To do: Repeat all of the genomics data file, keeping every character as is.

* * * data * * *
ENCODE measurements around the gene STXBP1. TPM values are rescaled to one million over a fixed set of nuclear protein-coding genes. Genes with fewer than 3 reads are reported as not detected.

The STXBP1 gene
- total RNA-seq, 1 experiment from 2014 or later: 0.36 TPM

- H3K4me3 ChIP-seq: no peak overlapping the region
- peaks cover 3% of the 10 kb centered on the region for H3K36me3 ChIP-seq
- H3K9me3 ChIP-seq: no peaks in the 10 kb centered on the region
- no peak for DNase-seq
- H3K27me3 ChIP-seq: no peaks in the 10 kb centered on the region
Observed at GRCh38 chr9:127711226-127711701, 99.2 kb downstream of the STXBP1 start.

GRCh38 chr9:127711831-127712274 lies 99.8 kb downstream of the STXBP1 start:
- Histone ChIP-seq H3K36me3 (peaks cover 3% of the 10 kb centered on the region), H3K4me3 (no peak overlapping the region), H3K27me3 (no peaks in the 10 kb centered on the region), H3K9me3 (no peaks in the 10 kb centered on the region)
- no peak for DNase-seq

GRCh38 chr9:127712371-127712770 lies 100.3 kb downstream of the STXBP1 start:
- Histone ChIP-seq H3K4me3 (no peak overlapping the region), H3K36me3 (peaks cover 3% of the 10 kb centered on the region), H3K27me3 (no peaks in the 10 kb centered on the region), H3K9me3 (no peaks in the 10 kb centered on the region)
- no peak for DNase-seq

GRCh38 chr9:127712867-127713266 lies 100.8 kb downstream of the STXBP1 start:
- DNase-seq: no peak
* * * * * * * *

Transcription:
ENCODE measurements around the gene STXBP1. TPM values are rescaled to one million over a fixed set of nuclear protein-coding genes. Genes with fewer than 3 reads are reported as not detected.

The STXBP1 gene
- total RNA-seq, 1 experiment from 2014 or later: 0.36 TPM

- H3K4me3 ChIP-seq: no peak overlapping the region
- peaks cover 3% of the 10 kb centered on the region for H3K36me3 ChIP-seq
- H3K9me3 ChIP-seq: no peaks in the 10 kb centered on the region
- no peak for DNase-seq
- H3K27me3 ChIP-seq: no peaks in the 10 kb centered on the region
Observed at GRCh38 chr9:127711226-127711701, 99.2 kb downstream of the STXBP1 start.

GRCh38 chr9:127711831-127712274 lies 99.8 kb downstream of the STXBP1 start:
- Histone ChIP-seq H3K36me3 (peaks cover 3% of the 10 kb centered on the region), H3K4me3 (no peak overlapping the region), H3K27me3 (no peaks in the 10 kb centered on the region), H3K9me3 (no peaks in the 10 kb centered on the region)
- no peak for DNase-seq

GRCh38 chr9:127712371-127712770 lies 100.3 kb downstream of the STXBP1 start:
- Histone ChIP-seq H3K4me3 (no peak overlapping the region), H3K36me3 (peaks cover 3% of the 10 kb centered on the region), H3K27me3 (no peaks in the 10 kb centered on the region), H3K9me3 (no peaks in the 10 kb centered on the region)
- no peak for DNase-seq

GRCh38 chr9:127712867-127713266 lies 100.8 kb downstream of the STXBP1 start:
- DNase-seq: no peak